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Good Morning and Welcome Applicants!

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1 Good Morning and Welcome Applicants!
November 11, 2010


3 Acute Pulmonary Embolism
Origin Deep venous system of lower extremities, right heart, pelvic, renal or upper extremity veins Travel to lungs Large thrombi Lodge at bifurcations and can cause hemodynamic compromise Small thrombi Travel distally cause pleuritic chest pain

4 Acute Pulmonary Embolism - Pathophysiology
Impaired gas exchange Mechanical obstruction – V/Q mismatch Inflammatory mediators Surfactant dysfunction, atelectasis and functional intrapulmonary shunting Hypotension Diminished CO Increased PVR leading to decreased RV outflow and decreased LV preload

5 Acute Pulmonary Embolism
More than half of all PE are underdiagnosed Mortality rate 30% without treatment Reduced to 2-8% with anticoagulation RV dysfunction associated with two-fold increase RV thrombus BNP Serum troponins

6 VTE in Children Central Venous Access Inherited Hypercoagulable State
Associated with 2/3 of VTEs in children Inherited Hypercoagulable State Other Conditions Infection, Congenital Heart Disease, Trauma, Nephrotic Syndrome, Lupus Erythematosus or complication from chemotherapy (L-asparaginase and steroids) for ALL

7 Acute Pulmonary Embolism
Clinical Signs Pleuritic chest pain Tachypnea Cough Tachycardia Acute dyspnea Signs of DVT Sudden collapse Most common – nonspecific PE should be considered in the differential diagnosis of cardiorespiratory deterioration in all critically ill children

8 Diagnosis of Acute Pulmonary Embolism
Modified Wells Criteria for PE Clinical symptoms of DVT (3 points) Other diagnosis less likely than PE (3 points) Heart rate >100 (1.5 points) Immobilization or surgery in previous four weeks (1.5 points) Previous DVT/PE (1.5 points) Hemoptysis (1 point) Malignancy (1 point) Traditional clinical probability assessment: High >6 Moderate 2 to 6 Low <2 Simplified clinical probability assessment: PE likely (score >4) PE unlikely (score <=4)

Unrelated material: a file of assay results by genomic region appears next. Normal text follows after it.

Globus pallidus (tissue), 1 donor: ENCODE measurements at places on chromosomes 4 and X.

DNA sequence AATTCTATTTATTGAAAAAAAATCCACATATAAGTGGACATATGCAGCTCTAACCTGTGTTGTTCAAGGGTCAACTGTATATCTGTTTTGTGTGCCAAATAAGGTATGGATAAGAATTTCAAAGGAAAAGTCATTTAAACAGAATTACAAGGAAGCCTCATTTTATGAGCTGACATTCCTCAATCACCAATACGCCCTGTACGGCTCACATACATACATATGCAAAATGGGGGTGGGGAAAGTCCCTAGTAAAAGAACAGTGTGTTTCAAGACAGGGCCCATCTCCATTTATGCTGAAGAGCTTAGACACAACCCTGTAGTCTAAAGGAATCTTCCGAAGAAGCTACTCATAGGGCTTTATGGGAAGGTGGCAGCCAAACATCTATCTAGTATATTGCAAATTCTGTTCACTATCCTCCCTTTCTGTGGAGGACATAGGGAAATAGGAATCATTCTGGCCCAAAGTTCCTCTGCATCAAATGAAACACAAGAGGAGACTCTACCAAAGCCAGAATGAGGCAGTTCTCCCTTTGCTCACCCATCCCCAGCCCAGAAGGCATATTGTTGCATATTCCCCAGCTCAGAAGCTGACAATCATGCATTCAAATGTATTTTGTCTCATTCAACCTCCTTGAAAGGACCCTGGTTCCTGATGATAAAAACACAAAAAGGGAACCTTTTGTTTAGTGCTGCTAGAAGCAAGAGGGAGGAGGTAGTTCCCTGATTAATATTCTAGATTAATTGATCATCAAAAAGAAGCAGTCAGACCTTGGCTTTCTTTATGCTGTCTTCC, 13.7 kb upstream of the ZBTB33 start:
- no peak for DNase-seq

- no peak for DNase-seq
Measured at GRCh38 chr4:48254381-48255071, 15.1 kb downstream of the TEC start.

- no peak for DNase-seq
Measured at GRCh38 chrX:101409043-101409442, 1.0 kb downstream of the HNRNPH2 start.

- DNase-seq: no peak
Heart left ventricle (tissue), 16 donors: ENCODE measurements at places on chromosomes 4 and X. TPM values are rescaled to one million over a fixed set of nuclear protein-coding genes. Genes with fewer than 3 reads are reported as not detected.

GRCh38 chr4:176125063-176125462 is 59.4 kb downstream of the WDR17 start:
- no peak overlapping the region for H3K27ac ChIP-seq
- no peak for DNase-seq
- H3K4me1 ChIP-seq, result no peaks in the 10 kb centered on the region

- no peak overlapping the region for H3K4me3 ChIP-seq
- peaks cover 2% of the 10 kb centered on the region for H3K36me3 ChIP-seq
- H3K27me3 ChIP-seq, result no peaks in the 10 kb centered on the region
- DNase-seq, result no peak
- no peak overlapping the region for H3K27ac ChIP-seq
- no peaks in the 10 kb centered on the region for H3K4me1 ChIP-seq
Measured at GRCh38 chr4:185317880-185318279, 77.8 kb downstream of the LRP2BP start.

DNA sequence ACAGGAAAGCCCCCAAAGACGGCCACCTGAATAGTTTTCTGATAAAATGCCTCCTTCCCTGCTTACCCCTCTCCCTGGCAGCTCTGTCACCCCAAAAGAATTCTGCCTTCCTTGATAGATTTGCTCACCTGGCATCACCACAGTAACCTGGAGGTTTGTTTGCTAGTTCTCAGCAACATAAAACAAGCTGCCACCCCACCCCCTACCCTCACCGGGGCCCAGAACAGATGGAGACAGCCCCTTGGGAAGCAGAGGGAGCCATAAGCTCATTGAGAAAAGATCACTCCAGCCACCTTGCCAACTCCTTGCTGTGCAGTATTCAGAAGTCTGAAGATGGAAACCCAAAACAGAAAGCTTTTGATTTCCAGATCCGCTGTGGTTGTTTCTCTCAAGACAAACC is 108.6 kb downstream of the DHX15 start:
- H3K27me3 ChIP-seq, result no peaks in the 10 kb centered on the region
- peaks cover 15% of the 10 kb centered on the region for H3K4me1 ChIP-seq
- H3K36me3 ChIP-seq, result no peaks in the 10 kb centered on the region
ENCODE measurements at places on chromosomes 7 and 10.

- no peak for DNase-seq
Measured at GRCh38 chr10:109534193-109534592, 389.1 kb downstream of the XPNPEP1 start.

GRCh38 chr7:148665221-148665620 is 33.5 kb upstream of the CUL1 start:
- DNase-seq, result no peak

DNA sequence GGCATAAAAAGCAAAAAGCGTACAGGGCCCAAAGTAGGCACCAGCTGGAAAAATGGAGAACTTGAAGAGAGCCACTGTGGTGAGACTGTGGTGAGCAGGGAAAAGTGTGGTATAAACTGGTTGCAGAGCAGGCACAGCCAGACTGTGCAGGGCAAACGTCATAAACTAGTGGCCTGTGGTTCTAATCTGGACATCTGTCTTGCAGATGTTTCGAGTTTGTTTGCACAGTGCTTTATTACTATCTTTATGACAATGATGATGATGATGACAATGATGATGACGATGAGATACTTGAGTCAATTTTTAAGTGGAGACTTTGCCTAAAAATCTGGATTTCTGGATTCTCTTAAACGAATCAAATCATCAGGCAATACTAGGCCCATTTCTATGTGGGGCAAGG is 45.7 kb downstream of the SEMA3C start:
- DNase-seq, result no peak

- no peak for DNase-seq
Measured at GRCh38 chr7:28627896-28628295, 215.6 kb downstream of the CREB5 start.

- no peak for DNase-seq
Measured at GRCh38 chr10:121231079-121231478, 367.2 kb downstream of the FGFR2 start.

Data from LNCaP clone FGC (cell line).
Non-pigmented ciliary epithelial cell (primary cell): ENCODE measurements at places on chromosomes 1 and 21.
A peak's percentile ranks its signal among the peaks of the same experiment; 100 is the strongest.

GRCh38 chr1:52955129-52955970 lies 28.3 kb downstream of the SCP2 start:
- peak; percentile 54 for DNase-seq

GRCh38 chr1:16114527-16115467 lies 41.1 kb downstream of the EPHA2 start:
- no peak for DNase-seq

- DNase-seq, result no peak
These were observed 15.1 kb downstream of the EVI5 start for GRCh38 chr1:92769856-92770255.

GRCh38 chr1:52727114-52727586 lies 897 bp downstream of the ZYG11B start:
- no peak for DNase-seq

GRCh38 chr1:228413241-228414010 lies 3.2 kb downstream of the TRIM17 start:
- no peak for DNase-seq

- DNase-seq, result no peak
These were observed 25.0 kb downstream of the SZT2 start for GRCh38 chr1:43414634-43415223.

9 Diagnosis of Acute Pulmonary Embolism
CT experienced institutions Angiography is the gold standard though


11 Vocal Cord Dysfunction
AKA – Paradoxical vocal cord motion (PVCM) Paradoxical vocal cord adduction during inspiration

12 Vocal Cord Dysfunction
Signs Wheezing Stridor Dyspnea Cough Chest tightness Exercise intolerance F>M 20-40y 20-40 although it is becoming more common in the pediatric population

13 Vocal Cord Dysfunction
Medical Risk Factors Asthma (50%) GER CF Postnasal drip Cold air Cigarette smoke Brainstem abnormalities Stroke Myasthenia gravis

14 Vocal Cord Dysfunction
Psychological Risk Factors Anxiety over school performance Parent-child conflict Divorce Emotional upset Abuse Psychiatric disturbances Somatization disorder

15 VCD vs Asthma Inspiratory dyspnea Abnormalities heard on inspiration
No response to bronchodilators Normal ABG if hypoxemic Normal A-A gradient Normal CXR PFTs Flattening of inspiratory limb Expiratory dyspnea Abnormalities heard on expiration Respond to bronchodilators Abnormal ABG if hypoxemic VQ mismatch CXR with hyperinflation PFTs Scooped out expiratory limb


17 VCD Diagnosis Direct visualization

18 VCD Management Mulitdisciplinary Primary cause if present Acute
Panting Short acting benzos Long-term Speech therapy Relaxation techniques Psychological intervention Education Panting with the tongue out increases the glottic aperture resulting in acute relief Psychological intervention if speech therapy and relaxatin techniques do not work

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